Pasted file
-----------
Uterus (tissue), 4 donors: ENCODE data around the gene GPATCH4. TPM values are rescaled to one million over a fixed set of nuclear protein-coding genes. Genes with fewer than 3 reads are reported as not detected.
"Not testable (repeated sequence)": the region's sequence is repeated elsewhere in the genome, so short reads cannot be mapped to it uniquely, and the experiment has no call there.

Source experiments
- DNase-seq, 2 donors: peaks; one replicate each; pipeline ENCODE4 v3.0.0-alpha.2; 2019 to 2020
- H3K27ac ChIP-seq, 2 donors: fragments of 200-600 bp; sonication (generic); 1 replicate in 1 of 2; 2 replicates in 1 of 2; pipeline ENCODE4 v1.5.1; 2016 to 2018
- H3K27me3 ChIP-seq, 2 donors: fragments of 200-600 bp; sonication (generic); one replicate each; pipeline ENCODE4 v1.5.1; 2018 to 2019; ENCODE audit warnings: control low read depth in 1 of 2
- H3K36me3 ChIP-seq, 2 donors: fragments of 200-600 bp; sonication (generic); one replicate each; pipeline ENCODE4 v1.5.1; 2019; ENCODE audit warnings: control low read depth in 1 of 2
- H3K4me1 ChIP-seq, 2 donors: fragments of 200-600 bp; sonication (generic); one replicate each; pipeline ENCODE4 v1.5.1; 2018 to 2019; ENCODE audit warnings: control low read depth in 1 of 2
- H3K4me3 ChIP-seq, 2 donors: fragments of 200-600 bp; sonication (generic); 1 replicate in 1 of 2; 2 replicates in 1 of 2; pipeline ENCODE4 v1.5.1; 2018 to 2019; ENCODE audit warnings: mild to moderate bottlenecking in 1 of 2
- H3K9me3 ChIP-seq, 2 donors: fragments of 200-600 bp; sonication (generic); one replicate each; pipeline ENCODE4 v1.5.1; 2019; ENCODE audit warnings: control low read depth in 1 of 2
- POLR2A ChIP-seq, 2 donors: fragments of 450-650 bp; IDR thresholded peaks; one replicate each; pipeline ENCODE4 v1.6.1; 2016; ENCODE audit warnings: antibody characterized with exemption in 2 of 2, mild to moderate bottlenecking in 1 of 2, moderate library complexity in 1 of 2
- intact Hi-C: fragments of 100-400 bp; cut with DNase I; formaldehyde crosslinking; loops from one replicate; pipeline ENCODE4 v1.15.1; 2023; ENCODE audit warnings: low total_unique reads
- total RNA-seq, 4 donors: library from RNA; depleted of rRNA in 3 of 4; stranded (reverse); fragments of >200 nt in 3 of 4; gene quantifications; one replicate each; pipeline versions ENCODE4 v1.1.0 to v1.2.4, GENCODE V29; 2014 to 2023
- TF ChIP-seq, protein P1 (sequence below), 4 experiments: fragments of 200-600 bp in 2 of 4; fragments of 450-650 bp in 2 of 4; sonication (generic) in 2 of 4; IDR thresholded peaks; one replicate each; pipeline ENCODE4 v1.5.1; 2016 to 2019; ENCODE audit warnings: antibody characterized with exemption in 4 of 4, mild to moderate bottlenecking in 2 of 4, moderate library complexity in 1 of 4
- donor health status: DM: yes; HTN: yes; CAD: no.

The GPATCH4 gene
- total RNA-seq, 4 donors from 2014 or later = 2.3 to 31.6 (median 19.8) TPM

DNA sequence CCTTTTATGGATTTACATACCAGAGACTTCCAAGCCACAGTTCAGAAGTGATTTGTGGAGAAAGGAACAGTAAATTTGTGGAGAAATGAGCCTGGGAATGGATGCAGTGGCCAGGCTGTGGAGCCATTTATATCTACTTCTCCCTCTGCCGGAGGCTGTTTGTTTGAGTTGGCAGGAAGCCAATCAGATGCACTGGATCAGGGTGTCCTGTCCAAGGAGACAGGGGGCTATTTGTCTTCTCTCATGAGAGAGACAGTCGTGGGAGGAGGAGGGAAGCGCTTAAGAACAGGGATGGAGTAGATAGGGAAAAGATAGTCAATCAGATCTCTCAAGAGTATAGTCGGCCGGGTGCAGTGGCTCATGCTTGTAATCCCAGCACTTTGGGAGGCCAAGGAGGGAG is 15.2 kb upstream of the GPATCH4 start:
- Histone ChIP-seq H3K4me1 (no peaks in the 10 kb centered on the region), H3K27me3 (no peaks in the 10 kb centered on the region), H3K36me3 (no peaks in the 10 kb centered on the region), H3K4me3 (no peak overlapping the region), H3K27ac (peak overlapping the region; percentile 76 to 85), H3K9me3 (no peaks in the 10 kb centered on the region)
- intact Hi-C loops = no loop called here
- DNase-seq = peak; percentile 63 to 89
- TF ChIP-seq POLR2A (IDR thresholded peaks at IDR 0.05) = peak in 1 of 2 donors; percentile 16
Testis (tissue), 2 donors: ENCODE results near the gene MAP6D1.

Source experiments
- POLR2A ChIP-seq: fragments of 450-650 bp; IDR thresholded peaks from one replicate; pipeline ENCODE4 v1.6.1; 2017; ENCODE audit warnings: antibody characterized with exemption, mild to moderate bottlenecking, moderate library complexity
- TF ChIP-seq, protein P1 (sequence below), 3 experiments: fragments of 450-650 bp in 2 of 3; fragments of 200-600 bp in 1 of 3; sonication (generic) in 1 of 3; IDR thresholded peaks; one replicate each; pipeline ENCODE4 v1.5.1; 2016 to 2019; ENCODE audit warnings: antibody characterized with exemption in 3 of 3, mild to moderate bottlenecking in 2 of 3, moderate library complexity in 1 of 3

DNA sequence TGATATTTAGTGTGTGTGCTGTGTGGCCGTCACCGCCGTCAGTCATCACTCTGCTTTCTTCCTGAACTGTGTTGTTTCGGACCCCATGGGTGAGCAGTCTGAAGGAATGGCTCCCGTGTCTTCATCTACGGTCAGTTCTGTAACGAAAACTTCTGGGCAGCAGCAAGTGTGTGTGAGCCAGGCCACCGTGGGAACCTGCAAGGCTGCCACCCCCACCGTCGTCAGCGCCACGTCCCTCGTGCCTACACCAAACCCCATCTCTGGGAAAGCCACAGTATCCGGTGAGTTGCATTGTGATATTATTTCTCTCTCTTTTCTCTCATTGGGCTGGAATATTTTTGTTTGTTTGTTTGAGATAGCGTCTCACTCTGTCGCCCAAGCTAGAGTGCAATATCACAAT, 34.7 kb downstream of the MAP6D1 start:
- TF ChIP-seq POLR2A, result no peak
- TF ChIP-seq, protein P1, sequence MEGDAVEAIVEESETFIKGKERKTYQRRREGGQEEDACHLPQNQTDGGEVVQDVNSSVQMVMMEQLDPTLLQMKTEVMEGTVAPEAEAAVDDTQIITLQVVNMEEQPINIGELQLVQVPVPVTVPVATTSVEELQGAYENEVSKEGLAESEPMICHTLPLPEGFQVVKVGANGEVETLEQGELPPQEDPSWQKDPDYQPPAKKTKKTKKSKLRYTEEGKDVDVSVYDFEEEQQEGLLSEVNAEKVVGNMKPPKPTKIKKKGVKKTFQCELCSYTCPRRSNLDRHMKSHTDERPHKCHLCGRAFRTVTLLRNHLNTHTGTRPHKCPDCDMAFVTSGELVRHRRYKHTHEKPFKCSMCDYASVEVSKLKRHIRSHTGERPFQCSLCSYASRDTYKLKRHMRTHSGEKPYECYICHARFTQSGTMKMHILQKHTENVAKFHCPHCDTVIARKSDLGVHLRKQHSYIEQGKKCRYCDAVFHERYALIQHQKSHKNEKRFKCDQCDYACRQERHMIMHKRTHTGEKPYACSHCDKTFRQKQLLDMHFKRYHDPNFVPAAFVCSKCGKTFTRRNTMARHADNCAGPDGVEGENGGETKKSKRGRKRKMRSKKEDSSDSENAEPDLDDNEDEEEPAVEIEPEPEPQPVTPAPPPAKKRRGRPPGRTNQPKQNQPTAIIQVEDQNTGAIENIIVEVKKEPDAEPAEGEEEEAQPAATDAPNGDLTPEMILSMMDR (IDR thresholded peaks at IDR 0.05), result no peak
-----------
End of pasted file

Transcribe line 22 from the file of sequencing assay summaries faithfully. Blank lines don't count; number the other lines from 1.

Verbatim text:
- TF ChIP-seq POLR2A (IDR thresholded peaks at IDR 0.05) = peak in 1 of 2 donors; percentile 16